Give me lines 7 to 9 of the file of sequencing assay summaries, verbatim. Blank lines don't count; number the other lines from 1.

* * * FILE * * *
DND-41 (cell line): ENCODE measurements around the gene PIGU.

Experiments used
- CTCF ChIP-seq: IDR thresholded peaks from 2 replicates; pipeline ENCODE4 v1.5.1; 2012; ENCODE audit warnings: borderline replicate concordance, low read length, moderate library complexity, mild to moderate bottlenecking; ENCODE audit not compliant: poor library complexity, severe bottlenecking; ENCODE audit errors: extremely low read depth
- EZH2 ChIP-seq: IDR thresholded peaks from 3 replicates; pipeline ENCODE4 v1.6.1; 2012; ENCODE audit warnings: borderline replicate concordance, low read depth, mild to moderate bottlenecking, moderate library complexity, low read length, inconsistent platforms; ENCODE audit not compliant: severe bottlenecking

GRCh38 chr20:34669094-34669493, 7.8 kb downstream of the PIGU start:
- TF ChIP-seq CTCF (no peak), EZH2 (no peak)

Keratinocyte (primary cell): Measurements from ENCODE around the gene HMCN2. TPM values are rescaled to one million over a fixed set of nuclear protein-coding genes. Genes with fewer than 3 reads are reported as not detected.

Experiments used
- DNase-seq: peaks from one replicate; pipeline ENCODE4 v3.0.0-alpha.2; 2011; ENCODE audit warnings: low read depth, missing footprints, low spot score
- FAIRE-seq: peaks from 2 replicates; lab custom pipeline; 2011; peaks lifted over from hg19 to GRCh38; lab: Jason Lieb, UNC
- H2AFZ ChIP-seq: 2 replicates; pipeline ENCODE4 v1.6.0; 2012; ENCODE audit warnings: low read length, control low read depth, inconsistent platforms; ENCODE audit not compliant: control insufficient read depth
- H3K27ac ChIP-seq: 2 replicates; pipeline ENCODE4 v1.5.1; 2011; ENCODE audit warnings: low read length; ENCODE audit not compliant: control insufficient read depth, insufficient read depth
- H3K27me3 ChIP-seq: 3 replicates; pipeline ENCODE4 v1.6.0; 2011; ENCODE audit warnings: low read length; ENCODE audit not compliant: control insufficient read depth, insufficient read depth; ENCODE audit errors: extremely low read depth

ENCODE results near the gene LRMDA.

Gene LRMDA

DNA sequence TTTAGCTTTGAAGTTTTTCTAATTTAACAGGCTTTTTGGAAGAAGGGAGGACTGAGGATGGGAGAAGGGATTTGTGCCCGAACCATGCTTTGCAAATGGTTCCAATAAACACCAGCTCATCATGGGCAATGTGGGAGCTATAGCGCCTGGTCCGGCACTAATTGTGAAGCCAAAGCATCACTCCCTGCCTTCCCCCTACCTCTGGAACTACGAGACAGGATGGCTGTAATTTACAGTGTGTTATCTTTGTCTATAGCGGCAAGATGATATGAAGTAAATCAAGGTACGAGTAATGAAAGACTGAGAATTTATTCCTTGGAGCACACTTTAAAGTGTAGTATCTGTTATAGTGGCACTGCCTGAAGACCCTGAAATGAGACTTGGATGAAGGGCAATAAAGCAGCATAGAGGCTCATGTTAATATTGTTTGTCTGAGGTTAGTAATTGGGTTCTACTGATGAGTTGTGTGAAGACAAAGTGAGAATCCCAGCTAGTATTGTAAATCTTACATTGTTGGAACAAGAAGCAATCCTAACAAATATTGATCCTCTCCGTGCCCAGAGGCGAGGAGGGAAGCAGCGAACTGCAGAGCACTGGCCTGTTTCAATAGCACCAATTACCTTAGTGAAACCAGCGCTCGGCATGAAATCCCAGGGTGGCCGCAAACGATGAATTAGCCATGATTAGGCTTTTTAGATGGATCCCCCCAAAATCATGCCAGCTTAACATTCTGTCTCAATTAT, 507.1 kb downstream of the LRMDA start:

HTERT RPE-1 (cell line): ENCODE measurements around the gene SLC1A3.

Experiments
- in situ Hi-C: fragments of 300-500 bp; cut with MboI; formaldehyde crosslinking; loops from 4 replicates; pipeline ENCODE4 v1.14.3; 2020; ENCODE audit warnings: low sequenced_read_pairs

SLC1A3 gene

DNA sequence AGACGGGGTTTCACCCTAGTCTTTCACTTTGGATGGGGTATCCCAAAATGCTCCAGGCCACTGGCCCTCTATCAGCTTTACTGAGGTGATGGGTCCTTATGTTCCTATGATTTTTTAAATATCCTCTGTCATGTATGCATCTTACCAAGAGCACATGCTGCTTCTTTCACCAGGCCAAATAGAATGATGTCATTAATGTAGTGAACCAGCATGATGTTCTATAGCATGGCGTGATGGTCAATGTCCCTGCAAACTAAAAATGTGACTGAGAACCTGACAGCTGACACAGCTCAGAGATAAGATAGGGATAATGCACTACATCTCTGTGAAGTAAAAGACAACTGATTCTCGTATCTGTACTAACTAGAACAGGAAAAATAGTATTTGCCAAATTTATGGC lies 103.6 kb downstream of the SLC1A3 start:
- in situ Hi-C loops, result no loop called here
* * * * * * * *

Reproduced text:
Keratinocyte (primary cell): Measurements from ENCODE around the gene HMCN2. TPM values are rescaled to one million over a fixed set of nuclear protein-coding genes. Genes with fewer than 3 reads are reported as not detected.

Experiments used
- DNase-seq: peaks from one replicate; pipeline ENCODE4 v3.0.0-alpha.2; 2011; ENCODE audit warnings: low read depth, missing footprints, low spot score